Apr
19
2019
Yellow Springs
46°
heavy intensity rain
humidity: 100%
wind: 11mph NNE
H 45 • L 44

Articles About History of YS

  • Tales of a forgotten music star

    A lesser known famous musician with ties to the village is rock ‘n’ roll and country musician and producer Brien Fisher, here photographed with a Gibson CF-100 acoustic guitar sometime in the 1950s. Fisher was living on Livermore Street when he appeared on American Bandstand in 1957, and went on to become a successful Nashville producer. (Submitted photo courtesy of Kevin Fisher)

    The list of famous musicians who have lived in Yellow Springs is long. Of that list, Brien Fisher is probably the most successful, but least known.

  • A spotlight on local black history

    Antioch Professor of History Kevin McGruder, left, and Mills Lawn School Counselor John Gudgel, former principal of Yellow Springs High School, helped develop the new brochure, “Blacks in Yellow Springs,” highlighting the rich history of African Americans in the village. Undertaken by the 365 Project, the brochure is available at the Yellow Springs Chamber of Commerce, the Train Station and elsewhere in the village. (Photo by Dylan Taylor-Lehman)

    “If it weren’t for the role blacks have played in Yellow Springs, Yellow Springs wouldn’t be what it is today,” noted Yellow Springer John Gudgel recently.

  • Assessing the value of diversity

    For Jewell Graham, the 1950s, ’60s and ’70s were exhilarating times to live in the village. Having come to Yellow Springs as a young African-American woman with her new husband, Paul, who after graduating from Antioch had been offered a job at Vernay Laboratories, Graham was impressed with the quality of relationships between blacks and whites. Many businesses were integrated in a way unusual for the time, and a passion for the civil rights movement further brought people together. There was considerable socializing between blacks and whites in her world, as well as a sense of shared purpose.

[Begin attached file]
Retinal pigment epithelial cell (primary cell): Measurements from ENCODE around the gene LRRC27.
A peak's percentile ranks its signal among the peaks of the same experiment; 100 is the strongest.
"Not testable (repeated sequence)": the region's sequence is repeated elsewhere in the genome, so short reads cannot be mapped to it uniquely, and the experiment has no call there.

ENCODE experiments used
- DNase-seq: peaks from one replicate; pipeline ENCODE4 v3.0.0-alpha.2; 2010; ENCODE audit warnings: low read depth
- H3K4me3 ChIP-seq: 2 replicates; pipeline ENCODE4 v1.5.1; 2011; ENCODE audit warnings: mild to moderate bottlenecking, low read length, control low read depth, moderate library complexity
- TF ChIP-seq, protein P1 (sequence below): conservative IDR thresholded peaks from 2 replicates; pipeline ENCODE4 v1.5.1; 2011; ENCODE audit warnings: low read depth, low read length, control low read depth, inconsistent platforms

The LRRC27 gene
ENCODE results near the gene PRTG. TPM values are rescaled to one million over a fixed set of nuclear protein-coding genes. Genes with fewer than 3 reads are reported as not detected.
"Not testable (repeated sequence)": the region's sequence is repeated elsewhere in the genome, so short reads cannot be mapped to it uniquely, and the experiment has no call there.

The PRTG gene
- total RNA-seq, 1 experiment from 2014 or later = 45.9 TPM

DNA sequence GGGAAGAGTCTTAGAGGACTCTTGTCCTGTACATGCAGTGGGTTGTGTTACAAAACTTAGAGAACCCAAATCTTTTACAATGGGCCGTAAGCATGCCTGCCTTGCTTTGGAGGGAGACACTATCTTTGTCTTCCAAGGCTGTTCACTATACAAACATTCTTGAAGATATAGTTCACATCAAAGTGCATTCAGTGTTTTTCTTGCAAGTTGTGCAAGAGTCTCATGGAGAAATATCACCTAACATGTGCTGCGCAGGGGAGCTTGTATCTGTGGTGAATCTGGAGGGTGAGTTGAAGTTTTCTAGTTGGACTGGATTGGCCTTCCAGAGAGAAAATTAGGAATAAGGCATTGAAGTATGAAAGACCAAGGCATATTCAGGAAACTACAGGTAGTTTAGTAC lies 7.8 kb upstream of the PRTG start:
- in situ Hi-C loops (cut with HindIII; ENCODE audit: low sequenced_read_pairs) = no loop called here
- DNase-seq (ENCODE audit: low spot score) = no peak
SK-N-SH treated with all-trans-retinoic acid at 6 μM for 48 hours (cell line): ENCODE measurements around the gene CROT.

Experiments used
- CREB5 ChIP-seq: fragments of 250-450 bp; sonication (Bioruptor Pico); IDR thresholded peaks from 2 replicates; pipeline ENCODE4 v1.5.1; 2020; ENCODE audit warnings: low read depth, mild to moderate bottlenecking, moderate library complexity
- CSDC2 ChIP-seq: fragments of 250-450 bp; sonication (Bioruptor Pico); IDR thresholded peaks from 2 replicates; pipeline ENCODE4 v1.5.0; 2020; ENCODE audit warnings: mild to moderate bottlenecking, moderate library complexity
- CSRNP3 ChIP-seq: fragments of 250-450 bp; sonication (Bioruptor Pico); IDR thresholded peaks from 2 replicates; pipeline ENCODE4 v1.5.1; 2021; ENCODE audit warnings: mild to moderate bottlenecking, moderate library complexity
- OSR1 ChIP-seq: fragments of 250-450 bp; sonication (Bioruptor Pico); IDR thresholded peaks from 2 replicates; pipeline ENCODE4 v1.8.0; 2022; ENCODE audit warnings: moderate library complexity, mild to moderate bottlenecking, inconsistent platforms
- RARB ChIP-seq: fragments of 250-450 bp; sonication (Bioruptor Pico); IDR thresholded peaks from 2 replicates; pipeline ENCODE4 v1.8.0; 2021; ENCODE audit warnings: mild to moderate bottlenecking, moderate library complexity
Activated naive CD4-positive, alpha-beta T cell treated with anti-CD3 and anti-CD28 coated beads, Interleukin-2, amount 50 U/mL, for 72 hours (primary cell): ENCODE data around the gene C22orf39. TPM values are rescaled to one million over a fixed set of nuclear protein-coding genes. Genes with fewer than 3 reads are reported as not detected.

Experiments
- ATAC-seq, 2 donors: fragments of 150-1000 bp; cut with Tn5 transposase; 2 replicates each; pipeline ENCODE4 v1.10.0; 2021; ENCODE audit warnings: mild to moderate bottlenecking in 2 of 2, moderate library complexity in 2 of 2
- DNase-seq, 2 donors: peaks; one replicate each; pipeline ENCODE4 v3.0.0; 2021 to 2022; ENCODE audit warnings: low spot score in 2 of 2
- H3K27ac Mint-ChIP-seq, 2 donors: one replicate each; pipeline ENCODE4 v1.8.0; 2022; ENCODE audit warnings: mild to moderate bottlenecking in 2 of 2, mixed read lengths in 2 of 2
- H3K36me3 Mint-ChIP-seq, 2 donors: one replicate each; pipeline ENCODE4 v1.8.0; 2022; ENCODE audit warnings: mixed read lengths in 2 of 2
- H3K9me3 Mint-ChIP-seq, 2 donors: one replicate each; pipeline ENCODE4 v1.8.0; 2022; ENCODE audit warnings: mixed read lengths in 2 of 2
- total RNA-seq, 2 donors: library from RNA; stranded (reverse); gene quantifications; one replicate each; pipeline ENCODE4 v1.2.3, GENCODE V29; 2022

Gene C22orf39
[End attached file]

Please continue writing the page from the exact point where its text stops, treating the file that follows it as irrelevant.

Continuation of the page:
• Diversity gap creates social divide

    When Isabel Newman graduated from Bryan High School in 1943, Antioch Bookplate President Ernest Morgan hired her to work for the company. Soon after, he sent her to a six-week course at the Mergenthaler linotype school in New York, and upon her return, she worked for the company for over 40 years, retiring as a manager. At that company, whose president actively promoted racial integration, she recalled that typically a fourth of the employees were minorities. The support for a racially diverse staff appeared to be the same at Vernay Laboratories, where two of Newman’s sisters worked, Yellow Springs Instruments and Antioch College, the place that bred all three companies and their socially minded leaders.

  • A history of racial diversity

    When Robert Harris graduated from college with a degree in physics and math, he sought an engineering job in his hometown of Philadelphia. But the year was 1952, and companies weren’t hiring blacks for professional positions.